George Jetson would be ecstatic. First there was a robotic lawn mower. Then a robotic vacuum. Now comes the latest gizmo for dreary domestic duties: a robotic iron.

A team of mechanical engineers at King’s College London is developing the world’s first automatic ironing machine. The compact machine will be able to fold as well as iron clothes. With funding from the Engineering and Physical Sciences Research Council (Swindon, UK), Jian Dai and his colleagues plan to create a prototype within 4 years.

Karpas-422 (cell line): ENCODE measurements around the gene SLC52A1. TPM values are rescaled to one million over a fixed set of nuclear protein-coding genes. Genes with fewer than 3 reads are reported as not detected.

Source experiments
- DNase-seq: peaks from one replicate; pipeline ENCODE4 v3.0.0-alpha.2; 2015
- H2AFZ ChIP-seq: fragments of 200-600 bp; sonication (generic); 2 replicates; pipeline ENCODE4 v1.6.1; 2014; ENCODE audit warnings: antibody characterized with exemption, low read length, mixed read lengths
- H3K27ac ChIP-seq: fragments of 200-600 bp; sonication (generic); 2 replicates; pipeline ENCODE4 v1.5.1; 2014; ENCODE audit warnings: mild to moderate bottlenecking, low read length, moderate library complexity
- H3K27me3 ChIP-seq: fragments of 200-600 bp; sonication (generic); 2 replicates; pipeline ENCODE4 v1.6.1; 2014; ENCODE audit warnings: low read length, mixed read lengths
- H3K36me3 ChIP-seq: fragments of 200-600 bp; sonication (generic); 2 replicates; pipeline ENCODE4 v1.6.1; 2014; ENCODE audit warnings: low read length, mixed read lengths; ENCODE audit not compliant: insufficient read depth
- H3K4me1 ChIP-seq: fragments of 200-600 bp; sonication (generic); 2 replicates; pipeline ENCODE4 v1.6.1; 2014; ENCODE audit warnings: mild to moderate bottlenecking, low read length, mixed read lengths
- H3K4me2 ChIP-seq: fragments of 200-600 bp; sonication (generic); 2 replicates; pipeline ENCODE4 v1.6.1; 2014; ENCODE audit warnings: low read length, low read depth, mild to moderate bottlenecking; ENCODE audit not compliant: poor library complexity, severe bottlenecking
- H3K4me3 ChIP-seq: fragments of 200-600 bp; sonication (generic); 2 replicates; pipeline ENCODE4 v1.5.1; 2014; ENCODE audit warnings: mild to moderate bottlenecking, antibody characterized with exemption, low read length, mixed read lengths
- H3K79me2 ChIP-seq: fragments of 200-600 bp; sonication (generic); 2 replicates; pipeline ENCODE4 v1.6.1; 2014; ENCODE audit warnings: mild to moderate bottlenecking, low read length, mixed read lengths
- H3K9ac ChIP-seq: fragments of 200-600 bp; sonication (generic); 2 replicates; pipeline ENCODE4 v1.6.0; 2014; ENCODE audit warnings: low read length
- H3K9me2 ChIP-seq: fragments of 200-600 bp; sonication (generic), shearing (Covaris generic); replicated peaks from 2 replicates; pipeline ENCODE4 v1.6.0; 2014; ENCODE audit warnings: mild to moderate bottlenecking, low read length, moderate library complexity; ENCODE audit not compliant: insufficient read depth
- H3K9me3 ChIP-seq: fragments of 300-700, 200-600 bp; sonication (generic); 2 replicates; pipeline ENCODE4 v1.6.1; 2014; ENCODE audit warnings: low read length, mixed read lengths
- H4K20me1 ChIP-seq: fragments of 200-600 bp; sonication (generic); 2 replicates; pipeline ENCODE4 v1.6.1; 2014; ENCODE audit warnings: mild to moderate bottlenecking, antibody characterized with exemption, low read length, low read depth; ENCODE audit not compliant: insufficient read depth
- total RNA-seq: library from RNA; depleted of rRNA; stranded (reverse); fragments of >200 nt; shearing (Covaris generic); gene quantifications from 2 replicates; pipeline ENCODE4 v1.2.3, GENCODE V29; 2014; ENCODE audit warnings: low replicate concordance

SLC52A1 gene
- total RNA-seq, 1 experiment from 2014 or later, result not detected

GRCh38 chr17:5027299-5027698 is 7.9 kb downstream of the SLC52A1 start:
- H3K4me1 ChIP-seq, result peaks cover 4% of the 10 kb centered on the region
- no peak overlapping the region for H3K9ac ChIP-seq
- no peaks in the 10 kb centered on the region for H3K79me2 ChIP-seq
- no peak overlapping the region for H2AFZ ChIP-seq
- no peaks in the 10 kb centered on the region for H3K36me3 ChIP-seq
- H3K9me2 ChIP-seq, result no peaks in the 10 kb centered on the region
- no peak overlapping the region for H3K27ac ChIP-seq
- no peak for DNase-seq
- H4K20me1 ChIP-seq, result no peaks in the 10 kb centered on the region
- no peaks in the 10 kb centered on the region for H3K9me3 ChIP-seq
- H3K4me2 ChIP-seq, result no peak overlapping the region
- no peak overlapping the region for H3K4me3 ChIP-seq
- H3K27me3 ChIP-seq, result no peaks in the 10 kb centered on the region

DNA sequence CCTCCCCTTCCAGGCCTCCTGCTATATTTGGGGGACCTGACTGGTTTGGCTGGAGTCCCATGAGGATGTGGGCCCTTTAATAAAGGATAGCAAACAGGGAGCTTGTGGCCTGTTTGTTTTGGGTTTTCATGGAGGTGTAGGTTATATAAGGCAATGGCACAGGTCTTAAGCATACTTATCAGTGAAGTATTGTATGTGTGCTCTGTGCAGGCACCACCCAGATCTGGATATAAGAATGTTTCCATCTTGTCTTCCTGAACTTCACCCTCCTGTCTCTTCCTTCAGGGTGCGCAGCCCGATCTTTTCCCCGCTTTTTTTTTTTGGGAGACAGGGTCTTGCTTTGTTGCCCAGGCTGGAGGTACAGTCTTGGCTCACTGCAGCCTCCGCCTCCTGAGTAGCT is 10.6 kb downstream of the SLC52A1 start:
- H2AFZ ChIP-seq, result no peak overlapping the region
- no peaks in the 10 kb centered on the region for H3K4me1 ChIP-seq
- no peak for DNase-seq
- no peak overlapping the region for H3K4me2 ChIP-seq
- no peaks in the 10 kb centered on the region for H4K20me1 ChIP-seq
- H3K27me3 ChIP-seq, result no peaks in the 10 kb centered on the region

Dai says the complex and unpredictable nature of ironing will be challenging to automate. Among other tasks, the device will have to avoid the common pitfall of burning a hole in clothing.

"The robot needs to know what type of garment it is ironing, so it will have to include some kind of sensor that allows it to recognize what it is dealing with and how to treat it," says Dai.

Robotic grippers will be used to manipulate clothes for key processes such as unfolding, ironing and refolding. Bar-coded tags similar to the washing instructions already sewn into clothes may be attached to garments to give the robot instructions.

The researchers are currently creating a set of classifications for various types of clothing and materials. They hope to develop a set of "ironing rules" that a robotic system would follow.